But to be wanted you need to be needed – other have to see a reason to listen to you


‘socially supervening necessity’  – the  rationale for a device.


Marconi had an application for these radio signals beyond a mere curiosity naval signalling.




His mother had contacts where it mattered:




a leading scientist of the day who put Marconi



in contact with the chief engineer of the Post office – Will. Preeece



who then arranged a demo of M’s equipment on Salisbury Plain



which led to contacts



with the Admirality







The vast cumbersome ships in the navy desperately needed efficient signalling to coordinate their turning around lest they crash into each other.





Marconi patented his “Improvements in transmitting electrical impulses and signals” in London in June 1896.





This gave him legal control over his radio signalling devices, and was of course the basis of the later marconi company.





Basic conditions to be recognised as THE inventor were:



1) Technological discoveries





2) social need/relevance 





3) legal claim to invention







Popov was working in parallel in Russia in 1896 but of course it was M. who prevailed in the eyes of the world.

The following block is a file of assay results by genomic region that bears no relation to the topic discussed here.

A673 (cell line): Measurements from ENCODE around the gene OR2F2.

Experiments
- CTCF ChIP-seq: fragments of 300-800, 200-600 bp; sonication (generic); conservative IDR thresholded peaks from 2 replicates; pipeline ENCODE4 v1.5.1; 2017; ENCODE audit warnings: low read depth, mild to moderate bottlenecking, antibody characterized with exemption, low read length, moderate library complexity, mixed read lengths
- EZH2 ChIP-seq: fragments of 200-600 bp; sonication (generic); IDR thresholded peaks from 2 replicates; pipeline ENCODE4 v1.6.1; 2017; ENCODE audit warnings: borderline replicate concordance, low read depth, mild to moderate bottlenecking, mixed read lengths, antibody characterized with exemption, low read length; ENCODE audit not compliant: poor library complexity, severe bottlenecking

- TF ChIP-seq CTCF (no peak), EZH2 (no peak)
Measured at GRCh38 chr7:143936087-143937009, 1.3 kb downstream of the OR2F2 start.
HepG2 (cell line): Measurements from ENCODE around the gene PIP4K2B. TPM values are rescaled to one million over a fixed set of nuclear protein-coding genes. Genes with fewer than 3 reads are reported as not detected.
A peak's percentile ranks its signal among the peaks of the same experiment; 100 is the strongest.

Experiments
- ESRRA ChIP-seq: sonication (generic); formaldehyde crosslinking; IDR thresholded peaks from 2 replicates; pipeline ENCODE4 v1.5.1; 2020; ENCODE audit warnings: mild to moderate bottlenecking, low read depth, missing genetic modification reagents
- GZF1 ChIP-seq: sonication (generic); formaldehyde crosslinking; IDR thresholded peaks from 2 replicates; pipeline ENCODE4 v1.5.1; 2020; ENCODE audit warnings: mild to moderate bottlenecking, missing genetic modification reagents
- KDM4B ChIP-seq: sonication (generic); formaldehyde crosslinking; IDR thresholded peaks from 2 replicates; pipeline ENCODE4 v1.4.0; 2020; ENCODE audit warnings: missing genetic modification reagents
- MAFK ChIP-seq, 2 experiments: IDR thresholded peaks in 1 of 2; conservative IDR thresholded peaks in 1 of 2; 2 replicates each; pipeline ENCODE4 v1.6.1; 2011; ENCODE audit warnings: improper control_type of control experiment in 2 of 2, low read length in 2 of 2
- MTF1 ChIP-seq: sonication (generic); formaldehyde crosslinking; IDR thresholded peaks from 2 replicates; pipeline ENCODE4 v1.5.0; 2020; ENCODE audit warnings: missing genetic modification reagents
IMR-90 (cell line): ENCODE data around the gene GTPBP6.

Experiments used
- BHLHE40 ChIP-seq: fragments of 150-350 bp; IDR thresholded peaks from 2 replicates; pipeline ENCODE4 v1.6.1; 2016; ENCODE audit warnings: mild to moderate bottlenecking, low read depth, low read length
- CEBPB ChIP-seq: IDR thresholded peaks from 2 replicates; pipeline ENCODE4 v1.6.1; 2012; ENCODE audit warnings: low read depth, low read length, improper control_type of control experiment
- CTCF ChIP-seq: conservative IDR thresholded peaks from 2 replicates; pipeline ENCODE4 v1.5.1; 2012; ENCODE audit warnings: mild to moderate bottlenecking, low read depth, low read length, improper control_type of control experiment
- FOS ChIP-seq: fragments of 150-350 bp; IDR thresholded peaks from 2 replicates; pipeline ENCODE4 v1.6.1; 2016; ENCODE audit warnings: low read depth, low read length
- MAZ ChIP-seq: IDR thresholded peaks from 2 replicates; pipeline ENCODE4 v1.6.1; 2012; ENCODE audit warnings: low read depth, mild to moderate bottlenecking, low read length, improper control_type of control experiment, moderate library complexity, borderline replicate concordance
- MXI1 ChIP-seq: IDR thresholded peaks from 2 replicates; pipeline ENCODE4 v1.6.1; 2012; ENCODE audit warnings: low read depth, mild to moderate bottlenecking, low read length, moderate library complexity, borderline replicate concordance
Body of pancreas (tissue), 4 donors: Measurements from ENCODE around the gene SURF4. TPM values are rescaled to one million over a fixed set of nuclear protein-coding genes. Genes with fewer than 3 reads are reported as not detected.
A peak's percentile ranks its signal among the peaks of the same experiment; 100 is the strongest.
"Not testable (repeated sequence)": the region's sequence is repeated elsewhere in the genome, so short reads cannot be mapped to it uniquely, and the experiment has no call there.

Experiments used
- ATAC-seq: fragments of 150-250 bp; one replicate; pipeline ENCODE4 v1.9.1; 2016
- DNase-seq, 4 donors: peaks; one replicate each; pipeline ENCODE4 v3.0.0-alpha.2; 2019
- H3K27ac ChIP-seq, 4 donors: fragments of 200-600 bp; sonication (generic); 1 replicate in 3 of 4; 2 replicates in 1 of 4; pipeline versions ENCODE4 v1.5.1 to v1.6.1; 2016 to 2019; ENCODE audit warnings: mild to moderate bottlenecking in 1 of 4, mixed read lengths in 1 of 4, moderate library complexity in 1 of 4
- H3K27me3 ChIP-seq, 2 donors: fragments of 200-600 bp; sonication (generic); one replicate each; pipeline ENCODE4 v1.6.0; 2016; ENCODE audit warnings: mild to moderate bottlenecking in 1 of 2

Wireless telegraphy spread fast in shipping






M failed in his efforts to maintain his monopoly over the use of his equipment.



Marconi Co tried to prohibit communication between M stations and other stations not using  M  equip.



The 1906 Berlin Conf on wireless agreed the principle of free inter-comms.


The romance of the new tech was ensured by  the capture of Dr Crippen and the response to signals received from the Titanic 1912.



But important that SOS had been standardised by the 1906 conf.







 Marconi had started his own Co. By 1901 he had sent a signal from Cornwall to Newfoundland,



celebrated in all the worlds media.






But Reg Fessenden, a Canadian Dec 1906 managed to transmit music across the airwaves. BUT WHO KNOWS OF REG?


Need to restrict signals to a defined geographical area, otherwise interference of one signal upon another.



this was the very basis for broad-casting.




The tuning of a receiver to a particular frequency by ‘a rectifier’.





David Sarnoff in 1920 grasped the idea of a receiver functioning as a radio music box.





 By 1920 the first US radio station was broadcasting (KDKA) nov  1920.



New Industries on several fronts



 Sarnoff saw that radio could become a mass medium.



In US by 1922 radio stations pouring out music and talk,



radio sales  booming $60mln.






In the UK demand to broadcast by various companies who were manufacturing radio



on the back on the broadcasts radios would sell.





Marconi started an experimental station at Chelmsford in 1920,



but wireless communications needed a licensed by the GPO and thus by the Govt.




The GPO were reluctant to let Marconi Co have a monopoly over broadcasting – the problem of power and influence over peoples minds




with the rise of radio manufacturers,


the govt/GPO proposed that there should be one company

made up out of the radio manufacturers

who would be given a monopoly

as agreed by the

Post Master General, and Government



a few landmarks in radio.

1946 Third prog,

1967 R1, 2, 3, 4.

1972 Commercial Radio.